I have thought about this and I doubt it to be honest, but hopefuly you can prove me wrong with a POC some day:wink:

22 minutes ago, nerdsforprez said:

How are folks getting early access to this?

I shared my model with them in advance, for feedback and test building. 

 

Edited by T Lego

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Not really my kind of car, but definitely an amazing piece of work. I especially enjoyed the dynamic suspension, which is something I have never seen before. 

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Amazing piece of engineering! The looks are smooth and fluid, and the mechanics are great. For me the dynamic steering and lifting feature is what makes it most interesting. I like how the two features are made possible at the same time, not bothering each other. Great job! No wonder it takes so much time to build something like that, but it is really worth it :)

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Seems I will be buying my second CADA Supercar soon. I have Brunojj1's red car (non motorised).

@T Lego - Fantastic achievement and awesome feature set.

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5 hours ago, T Lego said:

I forgot to mention that the discs are custom too (no metal, all 3D printed) and snap perfectly in the lego hub.

Do you have a source for the hubs, wheels and disks?  I would also like to add this option to my set. It looks great.  

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Amazing work! The model looks amazing and very clean, but I think what really sets it apart from other 1:8 cars is the functionality. The 8+N+R transmission is about as complex as you could ask for, but the dynamic steering/axle lift is very cool looking, achieved with interesting mechanics, and innovative.

Thanks for sharing! I'm pleased it'll be released by CADA as well to make it easier for more people to enjoy it (and, I suppose, result in free instructions through the CADA website eventually?)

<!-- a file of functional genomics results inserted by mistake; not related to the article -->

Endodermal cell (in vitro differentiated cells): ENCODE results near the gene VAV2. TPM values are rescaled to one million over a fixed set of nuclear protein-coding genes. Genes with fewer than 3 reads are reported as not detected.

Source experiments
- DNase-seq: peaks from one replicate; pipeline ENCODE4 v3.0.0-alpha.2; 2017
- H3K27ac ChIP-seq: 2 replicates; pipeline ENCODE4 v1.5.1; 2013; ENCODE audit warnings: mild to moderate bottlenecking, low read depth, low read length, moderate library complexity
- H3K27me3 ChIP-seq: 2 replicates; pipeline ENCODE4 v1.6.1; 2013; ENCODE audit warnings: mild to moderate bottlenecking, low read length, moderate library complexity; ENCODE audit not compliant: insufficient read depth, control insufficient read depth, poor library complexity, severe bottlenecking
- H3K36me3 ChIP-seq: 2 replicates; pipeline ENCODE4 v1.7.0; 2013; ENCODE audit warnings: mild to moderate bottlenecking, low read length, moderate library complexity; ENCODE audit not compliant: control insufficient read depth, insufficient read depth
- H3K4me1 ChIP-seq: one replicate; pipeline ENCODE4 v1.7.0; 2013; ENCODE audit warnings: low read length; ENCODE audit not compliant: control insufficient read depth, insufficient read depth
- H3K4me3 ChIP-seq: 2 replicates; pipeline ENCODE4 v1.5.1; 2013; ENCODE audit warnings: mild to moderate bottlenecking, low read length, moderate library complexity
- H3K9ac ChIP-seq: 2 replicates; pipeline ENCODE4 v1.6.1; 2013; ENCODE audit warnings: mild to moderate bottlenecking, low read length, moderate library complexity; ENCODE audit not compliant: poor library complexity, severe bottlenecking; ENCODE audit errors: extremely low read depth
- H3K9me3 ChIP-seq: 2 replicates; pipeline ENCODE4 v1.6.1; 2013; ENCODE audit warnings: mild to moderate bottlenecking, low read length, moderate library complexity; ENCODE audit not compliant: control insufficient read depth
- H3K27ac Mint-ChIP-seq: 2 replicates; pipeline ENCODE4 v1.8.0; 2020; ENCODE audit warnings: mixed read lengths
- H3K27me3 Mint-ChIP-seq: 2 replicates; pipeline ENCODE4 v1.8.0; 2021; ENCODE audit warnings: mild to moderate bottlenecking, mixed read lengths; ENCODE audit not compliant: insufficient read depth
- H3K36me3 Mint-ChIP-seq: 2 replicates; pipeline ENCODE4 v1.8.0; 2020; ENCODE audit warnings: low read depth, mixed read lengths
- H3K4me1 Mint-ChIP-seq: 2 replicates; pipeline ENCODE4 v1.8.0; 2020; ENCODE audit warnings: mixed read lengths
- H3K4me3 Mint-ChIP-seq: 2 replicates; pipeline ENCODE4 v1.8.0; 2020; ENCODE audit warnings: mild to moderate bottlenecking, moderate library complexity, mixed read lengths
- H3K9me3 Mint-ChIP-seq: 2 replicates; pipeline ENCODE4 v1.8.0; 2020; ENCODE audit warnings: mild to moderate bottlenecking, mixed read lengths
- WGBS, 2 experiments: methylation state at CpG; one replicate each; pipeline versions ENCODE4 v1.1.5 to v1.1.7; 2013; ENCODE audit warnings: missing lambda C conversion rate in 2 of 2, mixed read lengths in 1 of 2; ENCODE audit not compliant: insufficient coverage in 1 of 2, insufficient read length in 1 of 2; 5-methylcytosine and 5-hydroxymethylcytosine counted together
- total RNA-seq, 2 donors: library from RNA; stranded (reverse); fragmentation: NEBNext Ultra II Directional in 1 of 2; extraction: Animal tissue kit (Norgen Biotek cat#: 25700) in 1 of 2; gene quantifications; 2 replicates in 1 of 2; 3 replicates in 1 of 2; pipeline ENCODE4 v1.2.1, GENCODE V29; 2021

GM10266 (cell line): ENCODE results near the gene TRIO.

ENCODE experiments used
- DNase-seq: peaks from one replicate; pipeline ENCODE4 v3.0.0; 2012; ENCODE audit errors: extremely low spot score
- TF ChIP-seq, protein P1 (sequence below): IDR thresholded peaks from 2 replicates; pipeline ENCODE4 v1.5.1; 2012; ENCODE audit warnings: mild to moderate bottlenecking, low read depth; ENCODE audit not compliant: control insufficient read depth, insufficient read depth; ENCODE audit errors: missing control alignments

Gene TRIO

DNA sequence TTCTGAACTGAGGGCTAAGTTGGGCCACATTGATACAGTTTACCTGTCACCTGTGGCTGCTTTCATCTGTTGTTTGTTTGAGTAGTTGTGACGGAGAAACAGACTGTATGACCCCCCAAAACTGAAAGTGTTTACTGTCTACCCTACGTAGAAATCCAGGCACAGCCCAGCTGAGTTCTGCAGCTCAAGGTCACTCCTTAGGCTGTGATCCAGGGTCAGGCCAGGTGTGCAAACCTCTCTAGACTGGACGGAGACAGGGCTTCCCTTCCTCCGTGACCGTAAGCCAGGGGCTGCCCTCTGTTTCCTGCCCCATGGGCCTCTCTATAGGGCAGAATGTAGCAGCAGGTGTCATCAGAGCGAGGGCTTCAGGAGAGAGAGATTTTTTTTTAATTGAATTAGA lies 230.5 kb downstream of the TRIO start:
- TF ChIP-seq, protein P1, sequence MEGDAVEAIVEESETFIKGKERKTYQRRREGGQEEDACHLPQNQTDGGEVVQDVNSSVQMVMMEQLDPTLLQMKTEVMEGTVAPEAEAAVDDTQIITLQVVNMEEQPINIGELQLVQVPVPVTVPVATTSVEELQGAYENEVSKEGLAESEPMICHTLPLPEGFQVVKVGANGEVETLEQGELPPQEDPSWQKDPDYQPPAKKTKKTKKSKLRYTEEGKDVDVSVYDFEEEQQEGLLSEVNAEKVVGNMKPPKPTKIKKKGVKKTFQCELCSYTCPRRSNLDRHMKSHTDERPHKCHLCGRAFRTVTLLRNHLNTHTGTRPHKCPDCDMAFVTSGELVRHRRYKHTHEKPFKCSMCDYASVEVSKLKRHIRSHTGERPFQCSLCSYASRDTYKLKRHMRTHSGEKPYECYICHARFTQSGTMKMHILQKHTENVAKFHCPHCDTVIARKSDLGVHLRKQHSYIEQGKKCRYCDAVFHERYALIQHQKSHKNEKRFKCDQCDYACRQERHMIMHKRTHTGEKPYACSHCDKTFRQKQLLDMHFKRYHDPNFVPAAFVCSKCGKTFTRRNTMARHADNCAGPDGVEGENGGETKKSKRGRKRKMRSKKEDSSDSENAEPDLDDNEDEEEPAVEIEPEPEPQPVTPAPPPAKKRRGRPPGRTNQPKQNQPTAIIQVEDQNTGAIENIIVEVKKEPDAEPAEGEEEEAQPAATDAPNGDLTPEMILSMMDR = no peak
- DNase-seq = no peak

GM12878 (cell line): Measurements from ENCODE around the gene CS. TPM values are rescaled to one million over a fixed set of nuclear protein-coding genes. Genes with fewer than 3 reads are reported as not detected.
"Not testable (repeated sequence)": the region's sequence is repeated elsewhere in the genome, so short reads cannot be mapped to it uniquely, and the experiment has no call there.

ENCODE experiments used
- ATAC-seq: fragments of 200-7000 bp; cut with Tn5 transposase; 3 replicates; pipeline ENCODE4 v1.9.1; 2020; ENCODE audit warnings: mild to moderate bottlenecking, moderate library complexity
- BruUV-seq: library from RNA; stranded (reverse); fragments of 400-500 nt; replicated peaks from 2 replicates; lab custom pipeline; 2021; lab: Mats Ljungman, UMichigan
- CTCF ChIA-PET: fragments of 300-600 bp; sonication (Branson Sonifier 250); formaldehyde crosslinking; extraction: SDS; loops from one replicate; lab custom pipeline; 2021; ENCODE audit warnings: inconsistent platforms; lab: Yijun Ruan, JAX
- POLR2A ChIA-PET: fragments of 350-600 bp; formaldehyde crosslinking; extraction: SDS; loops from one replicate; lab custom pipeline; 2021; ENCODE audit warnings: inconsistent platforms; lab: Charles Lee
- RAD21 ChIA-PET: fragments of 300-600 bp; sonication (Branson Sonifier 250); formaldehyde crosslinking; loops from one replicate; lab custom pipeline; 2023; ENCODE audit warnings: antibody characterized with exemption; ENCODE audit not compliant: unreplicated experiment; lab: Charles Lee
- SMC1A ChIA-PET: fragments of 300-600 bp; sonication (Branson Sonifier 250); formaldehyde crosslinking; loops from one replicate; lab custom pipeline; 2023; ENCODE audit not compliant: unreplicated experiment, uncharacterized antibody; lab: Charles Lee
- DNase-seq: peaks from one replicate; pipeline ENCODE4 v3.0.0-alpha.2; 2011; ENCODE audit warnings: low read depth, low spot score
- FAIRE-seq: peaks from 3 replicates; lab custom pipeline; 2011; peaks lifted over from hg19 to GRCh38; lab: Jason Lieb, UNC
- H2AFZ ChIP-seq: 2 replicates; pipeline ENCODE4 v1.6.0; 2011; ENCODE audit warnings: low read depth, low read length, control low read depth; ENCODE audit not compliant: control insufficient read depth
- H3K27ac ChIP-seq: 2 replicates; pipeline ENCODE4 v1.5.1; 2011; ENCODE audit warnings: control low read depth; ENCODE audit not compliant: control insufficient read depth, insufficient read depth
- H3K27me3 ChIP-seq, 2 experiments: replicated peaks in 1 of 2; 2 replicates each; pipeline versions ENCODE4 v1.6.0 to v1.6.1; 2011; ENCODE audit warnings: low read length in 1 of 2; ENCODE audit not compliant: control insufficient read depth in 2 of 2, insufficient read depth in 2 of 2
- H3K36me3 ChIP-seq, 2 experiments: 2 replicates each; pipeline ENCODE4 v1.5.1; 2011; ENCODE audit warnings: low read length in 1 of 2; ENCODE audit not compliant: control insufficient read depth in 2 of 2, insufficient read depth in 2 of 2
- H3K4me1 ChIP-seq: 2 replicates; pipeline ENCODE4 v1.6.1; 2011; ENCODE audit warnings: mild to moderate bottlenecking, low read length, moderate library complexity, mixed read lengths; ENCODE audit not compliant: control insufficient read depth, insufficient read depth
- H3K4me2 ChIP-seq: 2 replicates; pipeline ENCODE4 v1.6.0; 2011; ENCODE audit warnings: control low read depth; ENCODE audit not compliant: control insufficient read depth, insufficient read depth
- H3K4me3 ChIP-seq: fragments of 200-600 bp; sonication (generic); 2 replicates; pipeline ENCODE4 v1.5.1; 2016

Edited by 2GodBDGlory

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Top notch supercar MOC! Really beautiful bodywork, rotating paddle shifters (*oh2*), and the most complicated front axle I've seen. Really tempted by the CaDa Master set, even though I just finished building the previous CaDa Ferrari.

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Man, here I was thinking the Centenario couldn't be topped :wub: The wait's been so worth it dude, you should be proud. One thing I've just noticed that I absolutely love is how the roof actually has volume to it, unlike so many Technic hypercars that just opt for some flat panels. Everything about this is amazing

Edited by Bartybum

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I am actually tempted to buy the Cada version for the instructions and build it with genuine LEGO (except the few missing parts).

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10 minutes ago, Jim said:

I am actually tempted to buy the Cada version for the instructions and build it with genuine LEGO (except the few missing parts).

Same!

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22 hours ago, T Lego said:

 

It will be available as a CaDa Master set in the future instead

You just made my day! CaDa's designs and value are just on another level compared to Lego. I recently built their classic Porsche 911 and it blows the official Lego set out of the water.

I was never interested in any 1:8 supercars but this caught my attention. It's instantly recognizable, it doesn't looked like a jagged pile of panels and the functionality looks great. This is what all the official Lego 1:8 sets should be.

Is there any mechanism involved in the doors or engine hood? Will there be any motorized version?

Edited by johnnytifosi